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Plant Profile: Spikenard (Nardostachys jatamansi)

Also called nard, nardin and muskroot, this  aromatic herbaceous perennial is native to the montane and subalpine zones of the Himalayas  where it grows on steep, grassy slopes.    Growing 4-20″ the plants have  a taproot  with  30-50 brown tapered rhizomes that are covered with the petioles old withered leaves and appear hairy.  A lightly hairy stem has 6-8  basal leaves that are slightly hairy and 6-8″ long,  and cauline leaves that are opposite, oblong to subovate, and up to 3/4″ long.  In early to mid summer, depending on elevation,  3-7 condensed cymes  appear bearing 40-50 bell-shaped, pinkish red to bluish white flowers.  The fruit that ripens in the fall is covered with short hairs.  Spikanard is valued for the highly aromatic amber-colored oil that is distilled from the rhizome.  The oil was very expensive and often mixed with other cheaper oils.  It was  is used as a perfume, incense, sedative, and folk medicine.   Spikenard is a member of the valerian family, Caprifoliaceae, that also includes honeysuckle, Abelia, and Weigelia. The genus name, Nardostachys, comes from Latin nardus,  Greek νάρδος, possibly referring to the ancient Assyrian city Naarda, and the Latin word spica, meaning spike, referring to the inflorescence of the plant.  The specific epithet,  jatamansi, is a Sanskrit word and refers to the hairy appearance of the rhizome.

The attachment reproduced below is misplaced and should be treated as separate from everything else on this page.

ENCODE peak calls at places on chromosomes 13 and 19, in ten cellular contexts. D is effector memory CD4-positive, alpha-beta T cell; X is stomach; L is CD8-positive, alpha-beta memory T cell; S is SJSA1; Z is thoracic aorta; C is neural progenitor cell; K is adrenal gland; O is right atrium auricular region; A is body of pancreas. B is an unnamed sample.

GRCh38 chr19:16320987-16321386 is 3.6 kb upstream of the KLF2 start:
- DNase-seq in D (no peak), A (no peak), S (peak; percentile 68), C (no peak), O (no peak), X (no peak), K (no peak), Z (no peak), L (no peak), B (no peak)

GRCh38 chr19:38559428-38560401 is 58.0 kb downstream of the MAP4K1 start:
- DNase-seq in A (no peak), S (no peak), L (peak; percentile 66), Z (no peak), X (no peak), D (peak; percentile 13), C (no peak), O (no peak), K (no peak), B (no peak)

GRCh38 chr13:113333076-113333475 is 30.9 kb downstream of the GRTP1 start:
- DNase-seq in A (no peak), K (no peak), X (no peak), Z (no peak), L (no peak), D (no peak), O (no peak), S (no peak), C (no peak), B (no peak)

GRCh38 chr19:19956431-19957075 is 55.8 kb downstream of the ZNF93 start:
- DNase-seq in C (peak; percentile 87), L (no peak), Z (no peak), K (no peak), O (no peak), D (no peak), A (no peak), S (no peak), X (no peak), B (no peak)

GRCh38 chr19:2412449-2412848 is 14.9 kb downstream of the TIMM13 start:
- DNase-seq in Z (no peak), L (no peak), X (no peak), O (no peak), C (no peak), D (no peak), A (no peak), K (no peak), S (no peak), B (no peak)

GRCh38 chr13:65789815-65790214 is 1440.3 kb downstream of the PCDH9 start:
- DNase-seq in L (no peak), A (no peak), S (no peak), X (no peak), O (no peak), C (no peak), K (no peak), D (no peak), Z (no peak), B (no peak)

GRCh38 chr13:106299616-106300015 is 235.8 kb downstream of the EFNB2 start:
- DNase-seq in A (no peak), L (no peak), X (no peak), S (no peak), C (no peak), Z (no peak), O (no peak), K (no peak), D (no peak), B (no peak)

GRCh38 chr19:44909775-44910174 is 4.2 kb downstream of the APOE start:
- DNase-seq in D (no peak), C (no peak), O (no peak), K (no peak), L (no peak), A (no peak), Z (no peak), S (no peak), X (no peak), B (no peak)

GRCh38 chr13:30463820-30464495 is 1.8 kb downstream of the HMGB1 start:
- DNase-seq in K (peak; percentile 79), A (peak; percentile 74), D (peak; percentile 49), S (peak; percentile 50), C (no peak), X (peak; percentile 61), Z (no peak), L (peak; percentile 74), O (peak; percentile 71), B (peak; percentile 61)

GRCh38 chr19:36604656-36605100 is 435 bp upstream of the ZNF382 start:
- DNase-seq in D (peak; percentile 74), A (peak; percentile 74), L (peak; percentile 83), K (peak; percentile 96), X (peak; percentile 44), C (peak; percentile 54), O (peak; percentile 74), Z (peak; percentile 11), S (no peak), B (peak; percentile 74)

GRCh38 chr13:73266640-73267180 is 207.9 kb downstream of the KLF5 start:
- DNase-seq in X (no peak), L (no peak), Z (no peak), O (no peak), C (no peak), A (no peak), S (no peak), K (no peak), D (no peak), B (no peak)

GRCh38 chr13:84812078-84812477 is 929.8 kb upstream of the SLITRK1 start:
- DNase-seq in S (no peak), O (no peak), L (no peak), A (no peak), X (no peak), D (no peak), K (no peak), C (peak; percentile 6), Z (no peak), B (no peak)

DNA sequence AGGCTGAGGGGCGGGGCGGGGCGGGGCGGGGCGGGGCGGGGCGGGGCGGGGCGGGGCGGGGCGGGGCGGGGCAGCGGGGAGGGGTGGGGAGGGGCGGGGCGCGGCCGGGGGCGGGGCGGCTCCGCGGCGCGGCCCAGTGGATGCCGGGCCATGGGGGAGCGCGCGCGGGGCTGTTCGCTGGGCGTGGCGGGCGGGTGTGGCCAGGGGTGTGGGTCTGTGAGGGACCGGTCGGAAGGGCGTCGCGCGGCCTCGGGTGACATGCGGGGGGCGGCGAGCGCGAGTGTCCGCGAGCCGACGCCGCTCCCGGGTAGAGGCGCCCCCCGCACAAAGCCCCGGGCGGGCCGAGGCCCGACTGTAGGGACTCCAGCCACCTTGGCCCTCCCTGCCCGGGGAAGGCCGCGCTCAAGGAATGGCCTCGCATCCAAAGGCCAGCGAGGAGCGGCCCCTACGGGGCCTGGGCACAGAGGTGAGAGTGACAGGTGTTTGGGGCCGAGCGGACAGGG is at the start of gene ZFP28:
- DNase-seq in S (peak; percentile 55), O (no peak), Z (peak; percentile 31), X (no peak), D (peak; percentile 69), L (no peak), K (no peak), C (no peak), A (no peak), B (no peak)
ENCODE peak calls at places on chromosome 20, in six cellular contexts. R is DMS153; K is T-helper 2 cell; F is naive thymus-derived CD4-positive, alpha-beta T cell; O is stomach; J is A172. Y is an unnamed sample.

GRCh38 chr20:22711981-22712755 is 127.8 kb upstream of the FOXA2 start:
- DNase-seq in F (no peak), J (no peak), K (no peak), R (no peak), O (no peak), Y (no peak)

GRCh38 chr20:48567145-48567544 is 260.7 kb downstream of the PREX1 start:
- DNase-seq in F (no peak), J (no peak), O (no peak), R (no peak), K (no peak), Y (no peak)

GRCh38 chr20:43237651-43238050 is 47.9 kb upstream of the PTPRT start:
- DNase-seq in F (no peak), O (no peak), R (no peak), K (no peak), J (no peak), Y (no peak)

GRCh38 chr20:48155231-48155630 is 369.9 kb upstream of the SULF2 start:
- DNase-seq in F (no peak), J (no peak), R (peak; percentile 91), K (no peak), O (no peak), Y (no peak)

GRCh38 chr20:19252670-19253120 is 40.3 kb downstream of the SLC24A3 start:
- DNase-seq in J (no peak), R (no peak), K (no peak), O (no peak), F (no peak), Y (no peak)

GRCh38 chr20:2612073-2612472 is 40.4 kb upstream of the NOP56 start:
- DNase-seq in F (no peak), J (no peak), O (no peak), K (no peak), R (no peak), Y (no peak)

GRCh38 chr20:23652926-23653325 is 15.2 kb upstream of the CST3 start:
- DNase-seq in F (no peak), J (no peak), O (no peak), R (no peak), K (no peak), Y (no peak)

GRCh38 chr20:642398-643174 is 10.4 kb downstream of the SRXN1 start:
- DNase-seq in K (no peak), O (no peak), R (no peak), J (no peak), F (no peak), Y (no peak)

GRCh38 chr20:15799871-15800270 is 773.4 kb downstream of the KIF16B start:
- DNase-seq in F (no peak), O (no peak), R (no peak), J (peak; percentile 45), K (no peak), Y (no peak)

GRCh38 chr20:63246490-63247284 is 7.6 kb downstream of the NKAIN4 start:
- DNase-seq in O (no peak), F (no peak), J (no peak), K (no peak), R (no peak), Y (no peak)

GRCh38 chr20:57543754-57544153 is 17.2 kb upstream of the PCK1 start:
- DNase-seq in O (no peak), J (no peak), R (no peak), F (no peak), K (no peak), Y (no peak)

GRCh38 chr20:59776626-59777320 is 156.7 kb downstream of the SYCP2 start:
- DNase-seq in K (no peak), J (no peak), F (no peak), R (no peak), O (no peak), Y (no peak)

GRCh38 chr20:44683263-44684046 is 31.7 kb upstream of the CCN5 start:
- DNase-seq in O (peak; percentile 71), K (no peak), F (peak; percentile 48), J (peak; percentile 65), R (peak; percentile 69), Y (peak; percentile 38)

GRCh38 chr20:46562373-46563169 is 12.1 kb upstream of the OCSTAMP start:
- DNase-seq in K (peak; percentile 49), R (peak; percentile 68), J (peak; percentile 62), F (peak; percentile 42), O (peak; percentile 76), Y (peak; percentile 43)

Type: Herbaceous perennial

Bloom: Three to seven condensed cymes  bearing 40-50 bell-shaped, pinkish red to bluish white flowers in early to mid summer depending on the elevation

Size: 4-20″ H

Light: Full sun

Soil: Organically rich, medium moist, well-drained

Hardiness:  Zones 5-8

Care: Low maintenance

Pests and Diseases: None of significance

Propagation: Seed

Photo Credit: Ed Shaw